I find it fascinating that the two major theories give us precisely opposite views for what reality looks like. Quantum theory sees reality as tiny invisible chunks while relativity envisions it to be smooth and continuous. As a result, situations where both theories are in play, such as black holes, the big bang, or tiny particles in gravitational fields, yield contradictory interpretations. So, for us to get anywhere, our primary task is to figure out how to unify these two interpretations of reality.
Scientist Carlo Rovelli at Aix Marseille University in France agrees, “So what’s needed is sticking the pieces together. We are searching for a coherent way of thinking in light of what we know.” Rovelli’s directive is easier said than done. In fact, some scientists have suggested that we stop trying to figure out the ‘true’ nature of reality and focus on building a set of models that describe the physical phenomenon that we observe. Scientist Anna Ijjas at the Max Planck Institute for Gravitational Physics has proposed that we consider the Hour Glass model when contemplating the beginning of our universe. This model is also called the big bounce model since its primary theory is that our universe’s beginning coincided with a previous universe’s end. Her calculations dictate that the prior universe must have been similar to our own and so will the one that follows ours. In her model, Einstein’s space-time never vanishes. In other words, reality always existed and there was no beginning. Scientist Daniele Oriti of the Albert Einstein Institute in Potsdam Germany puts his own twist on the big bang debate. For him, the big bang was a “transition phase” wherein the universe assumed its current form, much like the moment steam condenses to liquid water. Before this phase, both space and time concepts are meaningless and reality itself is indescribable. That thought makes my head spin!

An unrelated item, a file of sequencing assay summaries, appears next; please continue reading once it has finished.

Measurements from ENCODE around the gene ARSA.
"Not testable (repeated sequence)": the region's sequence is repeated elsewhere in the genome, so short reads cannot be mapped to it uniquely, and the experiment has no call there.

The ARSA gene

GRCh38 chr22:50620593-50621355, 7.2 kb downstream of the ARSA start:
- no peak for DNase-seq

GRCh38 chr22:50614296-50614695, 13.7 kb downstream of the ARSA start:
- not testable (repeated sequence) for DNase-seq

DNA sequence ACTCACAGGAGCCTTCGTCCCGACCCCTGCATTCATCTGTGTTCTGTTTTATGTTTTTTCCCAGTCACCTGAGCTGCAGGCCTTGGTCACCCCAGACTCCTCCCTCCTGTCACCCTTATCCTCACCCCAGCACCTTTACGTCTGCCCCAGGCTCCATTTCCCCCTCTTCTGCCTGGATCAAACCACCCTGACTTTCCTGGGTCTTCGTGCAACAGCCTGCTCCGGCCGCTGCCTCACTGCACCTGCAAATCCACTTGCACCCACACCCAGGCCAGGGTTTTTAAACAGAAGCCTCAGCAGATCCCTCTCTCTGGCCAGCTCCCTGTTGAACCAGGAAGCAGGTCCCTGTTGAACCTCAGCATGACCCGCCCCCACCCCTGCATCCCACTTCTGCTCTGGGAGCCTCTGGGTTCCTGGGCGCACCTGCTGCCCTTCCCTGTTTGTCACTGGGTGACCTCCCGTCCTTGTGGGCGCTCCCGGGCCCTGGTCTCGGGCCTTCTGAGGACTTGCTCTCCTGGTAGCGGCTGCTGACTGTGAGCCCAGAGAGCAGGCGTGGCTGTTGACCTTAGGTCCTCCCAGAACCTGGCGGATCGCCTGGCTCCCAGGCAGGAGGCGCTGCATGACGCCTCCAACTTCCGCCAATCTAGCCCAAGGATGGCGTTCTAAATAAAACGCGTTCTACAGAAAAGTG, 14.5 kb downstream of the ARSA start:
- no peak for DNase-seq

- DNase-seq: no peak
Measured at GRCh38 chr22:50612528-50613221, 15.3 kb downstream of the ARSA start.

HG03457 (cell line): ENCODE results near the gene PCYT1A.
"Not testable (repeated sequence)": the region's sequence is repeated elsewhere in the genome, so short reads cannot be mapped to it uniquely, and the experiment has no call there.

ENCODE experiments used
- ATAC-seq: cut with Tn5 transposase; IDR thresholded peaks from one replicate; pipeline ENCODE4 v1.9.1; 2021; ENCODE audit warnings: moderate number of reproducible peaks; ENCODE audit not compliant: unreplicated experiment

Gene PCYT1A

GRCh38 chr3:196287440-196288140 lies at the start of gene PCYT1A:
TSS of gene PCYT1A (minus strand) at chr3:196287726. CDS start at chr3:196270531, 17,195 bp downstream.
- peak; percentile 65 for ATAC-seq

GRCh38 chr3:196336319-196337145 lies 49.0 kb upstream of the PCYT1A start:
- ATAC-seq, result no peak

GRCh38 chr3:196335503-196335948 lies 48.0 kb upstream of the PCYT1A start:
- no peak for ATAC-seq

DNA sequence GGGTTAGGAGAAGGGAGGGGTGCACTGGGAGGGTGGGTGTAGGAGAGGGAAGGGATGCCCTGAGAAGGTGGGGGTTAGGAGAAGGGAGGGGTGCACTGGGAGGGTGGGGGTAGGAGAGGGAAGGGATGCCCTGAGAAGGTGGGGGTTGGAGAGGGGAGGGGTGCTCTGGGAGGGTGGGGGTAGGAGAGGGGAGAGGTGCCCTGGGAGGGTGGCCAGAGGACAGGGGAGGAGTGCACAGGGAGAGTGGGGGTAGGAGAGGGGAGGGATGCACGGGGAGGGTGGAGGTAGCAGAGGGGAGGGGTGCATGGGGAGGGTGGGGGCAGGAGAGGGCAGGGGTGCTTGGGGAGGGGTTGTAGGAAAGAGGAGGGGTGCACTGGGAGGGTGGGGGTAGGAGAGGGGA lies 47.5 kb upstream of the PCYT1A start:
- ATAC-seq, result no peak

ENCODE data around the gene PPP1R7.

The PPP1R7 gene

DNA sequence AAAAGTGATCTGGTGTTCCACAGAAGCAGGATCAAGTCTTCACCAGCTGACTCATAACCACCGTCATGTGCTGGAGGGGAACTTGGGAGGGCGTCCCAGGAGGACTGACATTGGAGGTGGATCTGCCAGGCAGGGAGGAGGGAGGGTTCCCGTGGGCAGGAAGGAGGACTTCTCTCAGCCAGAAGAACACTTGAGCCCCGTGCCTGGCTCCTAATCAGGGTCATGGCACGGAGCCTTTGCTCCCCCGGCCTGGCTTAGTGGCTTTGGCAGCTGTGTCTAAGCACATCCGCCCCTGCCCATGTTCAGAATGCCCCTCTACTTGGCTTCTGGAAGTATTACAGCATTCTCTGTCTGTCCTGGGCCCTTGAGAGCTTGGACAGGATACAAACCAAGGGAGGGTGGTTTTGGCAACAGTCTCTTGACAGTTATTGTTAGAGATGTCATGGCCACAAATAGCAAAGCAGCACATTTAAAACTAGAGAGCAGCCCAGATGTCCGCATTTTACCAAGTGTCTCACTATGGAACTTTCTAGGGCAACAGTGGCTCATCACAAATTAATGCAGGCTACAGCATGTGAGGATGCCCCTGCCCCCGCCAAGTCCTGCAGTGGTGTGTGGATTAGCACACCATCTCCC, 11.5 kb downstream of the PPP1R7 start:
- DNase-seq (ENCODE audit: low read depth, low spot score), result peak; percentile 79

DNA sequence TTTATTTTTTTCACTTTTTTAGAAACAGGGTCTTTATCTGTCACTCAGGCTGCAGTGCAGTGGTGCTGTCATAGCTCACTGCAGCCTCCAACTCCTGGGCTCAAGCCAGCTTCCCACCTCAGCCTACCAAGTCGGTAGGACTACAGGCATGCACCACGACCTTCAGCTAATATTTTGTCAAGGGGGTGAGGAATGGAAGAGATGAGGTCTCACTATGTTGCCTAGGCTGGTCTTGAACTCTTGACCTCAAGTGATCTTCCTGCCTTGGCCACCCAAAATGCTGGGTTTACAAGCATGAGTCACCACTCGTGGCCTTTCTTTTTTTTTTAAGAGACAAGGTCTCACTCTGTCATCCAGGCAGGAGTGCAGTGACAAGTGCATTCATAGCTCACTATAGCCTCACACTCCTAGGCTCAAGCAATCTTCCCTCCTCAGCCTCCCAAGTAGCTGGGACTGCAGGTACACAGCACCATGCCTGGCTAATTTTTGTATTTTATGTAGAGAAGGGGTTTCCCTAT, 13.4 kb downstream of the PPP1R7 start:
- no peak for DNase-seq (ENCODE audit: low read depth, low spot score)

My efforts to develop a theory of everything have revealed that the more we search for answers, the more we realize how far we have to go. Yes, we have made progress from the centuries when religious edicts prohibited any scientific explorations which might contradict scripture. But it is indisputable that we still have remarkable holes in our understanding. Rovelli is even more disheartened than I am, stating “if you want a theory of everything where it all fits, I see no hint that we’re close, zero…It isn’t even clear that our brains are actually capable of comprehending reality.”
Looking forward, there is a strong possibility that there are phenomena that we have not yet encountered which will result in more topics and an even clearer explanation of our universe. There also is hope that the next Einstein will have an idea that unifies all the disparate theories now prominent in scientific circles. Whatever the case, no matter how frustrating, I keep searching for answers to the most fundamental questions. Maybe I should be booking a trip to Hawaii, but I would not find that nearly as enjoyable as delving into these unanswered questions. Though, I suppose, nothing stops me from pondering these profound philosophical issues while sipping an exotic drink on the Big Island!